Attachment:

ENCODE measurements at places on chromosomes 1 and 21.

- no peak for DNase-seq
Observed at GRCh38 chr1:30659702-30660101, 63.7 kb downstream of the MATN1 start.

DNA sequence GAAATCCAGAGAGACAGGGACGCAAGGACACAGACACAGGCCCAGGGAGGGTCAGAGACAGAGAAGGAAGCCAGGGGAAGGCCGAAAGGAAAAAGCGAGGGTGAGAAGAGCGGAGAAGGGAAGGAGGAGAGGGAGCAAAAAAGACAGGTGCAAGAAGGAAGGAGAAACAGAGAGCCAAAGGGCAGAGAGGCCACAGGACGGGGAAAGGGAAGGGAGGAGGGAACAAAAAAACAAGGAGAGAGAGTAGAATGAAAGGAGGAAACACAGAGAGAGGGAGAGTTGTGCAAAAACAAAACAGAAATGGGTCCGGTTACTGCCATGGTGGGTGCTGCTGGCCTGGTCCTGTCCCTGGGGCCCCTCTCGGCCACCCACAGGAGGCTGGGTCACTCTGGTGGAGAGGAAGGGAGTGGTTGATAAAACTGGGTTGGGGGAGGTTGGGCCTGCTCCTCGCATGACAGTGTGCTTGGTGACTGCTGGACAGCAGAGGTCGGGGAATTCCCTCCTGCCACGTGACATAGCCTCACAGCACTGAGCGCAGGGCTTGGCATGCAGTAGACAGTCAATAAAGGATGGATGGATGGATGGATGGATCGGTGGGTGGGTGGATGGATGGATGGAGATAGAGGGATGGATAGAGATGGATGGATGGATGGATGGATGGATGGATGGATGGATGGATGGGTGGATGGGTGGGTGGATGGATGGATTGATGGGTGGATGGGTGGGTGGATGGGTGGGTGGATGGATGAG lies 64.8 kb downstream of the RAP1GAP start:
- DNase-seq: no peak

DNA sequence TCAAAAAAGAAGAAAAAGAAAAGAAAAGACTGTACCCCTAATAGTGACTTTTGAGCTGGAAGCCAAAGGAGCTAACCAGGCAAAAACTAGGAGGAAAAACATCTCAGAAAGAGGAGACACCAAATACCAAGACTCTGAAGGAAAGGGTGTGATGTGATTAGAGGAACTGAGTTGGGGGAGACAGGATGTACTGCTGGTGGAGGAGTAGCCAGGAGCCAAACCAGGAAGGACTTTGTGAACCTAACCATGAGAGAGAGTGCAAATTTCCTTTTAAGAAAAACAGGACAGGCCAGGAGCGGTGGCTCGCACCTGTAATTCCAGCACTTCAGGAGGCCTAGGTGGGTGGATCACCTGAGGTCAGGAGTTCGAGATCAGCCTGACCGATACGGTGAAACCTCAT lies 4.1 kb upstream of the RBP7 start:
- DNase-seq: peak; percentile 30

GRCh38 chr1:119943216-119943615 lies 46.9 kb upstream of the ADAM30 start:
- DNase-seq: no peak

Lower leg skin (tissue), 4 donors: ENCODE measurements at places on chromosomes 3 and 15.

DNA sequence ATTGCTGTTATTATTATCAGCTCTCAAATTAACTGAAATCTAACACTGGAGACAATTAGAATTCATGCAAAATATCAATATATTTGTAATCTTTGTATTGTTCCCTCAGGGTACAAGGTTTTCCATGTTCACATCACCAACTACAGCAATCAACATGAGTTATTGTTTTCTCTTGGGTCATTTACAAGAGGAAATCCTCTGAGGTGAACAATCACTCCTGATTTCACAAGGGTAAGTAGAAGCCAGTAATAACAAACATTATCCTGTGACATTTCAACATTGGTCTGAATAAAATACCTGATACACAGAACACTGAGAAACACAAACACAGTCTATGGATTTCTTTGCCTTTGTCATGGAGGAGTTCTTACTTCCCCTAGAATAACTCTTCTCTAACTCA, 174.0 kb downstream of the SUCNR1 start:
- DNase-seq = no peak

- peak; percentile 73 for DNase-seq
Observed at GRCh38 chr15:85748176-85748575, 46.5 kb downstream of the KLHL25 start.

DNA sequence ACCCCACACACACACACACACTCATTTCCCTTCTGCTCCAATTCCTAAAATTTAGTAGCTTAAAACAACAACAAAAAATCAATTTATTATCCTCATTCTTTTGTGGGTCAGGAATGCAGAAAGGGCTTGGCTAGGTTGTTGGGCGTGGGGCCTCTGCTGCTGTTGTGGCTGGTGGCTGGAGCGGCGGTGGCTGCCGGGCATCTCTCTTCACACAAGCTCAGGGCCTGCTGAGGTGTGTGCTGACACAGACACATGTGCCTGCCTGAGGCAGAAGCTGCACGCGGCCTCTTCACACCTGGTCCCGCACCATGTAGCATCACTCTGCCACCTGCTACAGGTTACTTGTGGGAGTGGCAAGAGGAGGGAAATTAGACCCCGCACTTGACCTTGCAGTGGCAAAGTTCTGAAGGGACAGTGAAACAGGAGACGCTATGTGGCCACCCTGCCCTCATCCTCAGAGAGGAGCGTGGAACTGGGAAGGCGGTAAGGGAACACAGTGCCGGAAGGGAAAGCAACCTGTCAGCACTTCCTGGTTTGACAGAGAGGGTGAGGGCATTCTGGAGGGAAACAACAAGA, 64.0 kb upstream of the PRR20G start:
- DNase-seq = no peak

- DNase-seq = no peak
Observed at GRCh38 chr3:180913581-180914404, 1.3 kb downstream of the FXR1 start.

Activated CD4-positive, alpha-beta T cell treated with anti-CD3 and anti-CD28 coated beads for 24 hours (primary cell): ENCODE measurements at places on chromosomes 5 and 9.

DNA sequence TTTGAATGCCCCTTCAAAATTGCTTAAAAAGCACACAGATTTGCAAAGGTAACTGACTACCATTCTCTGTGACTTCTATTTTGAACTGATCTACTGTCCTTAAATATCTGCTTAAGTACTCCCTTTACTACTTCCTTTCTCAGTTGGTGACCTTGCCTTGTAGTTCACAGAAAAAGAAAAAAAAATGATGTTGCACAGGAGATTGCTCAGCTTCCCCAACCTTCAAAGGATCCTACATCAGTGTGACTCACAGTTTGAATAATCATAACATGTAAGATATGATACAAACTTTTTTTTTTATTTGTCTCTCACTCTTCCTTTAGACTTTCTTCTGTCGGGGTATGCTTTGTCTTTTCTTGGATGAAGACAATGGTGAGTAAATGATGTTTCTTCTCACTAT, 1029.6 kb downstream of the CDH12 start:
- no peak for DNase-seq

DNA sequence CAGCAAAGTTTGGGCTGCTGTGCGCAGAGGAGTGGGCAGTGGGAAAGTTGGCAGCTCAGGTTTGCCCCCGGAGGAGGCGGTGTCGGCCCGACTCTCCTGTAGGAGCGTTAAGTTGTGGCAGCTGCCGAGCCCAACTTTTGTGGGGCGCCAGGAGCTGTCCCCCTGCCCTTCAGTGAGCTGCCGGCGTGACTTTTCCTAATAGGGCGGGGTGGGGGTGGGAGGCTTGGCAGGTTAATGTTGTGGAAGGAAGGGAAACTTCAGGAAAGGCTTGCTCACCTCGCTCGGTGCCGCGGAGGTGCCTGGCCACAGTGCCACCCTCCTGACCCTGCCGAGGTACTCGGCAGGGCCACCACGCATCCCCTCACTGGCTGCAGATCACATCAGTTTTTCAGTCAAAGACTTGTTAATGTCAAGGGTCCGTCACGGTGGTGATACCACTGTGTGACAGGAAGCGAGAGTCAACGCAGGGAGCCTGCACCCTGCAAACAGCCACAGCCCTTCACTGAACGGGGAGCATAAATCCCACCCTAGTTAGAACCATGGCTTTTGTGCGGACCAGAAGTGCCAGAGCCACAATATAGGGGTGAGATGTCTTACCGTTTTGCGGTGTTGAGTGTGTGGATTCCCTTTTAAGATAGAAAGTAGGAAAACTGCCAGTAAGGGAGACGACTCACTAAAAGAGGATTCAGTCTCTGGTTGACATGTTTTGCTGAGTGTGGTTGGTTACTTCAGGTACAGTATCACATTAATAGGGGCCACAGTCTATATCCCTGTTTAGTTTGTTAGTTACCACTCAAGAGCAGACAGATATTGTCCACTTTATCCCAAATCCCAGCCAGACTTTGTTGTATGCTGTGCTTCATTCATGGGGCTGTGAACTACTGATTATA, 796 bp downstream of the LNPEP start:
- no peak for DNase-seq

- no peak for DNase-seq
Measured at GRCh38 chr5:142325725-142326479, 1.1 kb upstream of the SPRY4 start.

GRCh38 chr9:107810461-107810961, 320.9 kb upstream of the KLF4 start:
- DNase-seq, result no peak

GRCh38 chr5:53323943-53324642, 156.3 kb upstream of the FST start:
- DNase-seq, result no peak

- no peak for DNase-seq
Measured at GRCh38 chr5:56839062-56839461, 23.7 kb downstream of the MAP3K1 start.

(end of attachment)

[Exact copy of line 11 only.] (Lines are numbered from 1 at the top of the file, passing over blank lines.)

DNA sequence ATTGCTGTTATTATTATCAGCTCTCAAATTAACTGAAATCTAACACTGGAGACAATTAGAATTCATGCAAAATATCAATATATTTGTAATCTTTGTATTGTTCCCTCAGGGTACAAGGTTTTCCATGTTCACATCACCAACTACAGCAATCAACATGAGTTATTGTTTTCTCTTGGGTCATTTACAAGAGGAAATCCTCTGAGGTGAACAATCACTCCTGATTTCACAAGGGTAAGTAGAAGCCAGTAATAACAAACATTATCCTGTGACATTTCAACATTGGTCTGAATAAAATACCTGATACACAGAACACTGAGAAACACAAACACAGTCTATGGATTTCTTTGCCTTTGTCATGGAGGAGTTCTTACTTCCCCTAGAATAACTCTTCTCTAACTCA, 174.0 kb downstream of the SUCNR1 start: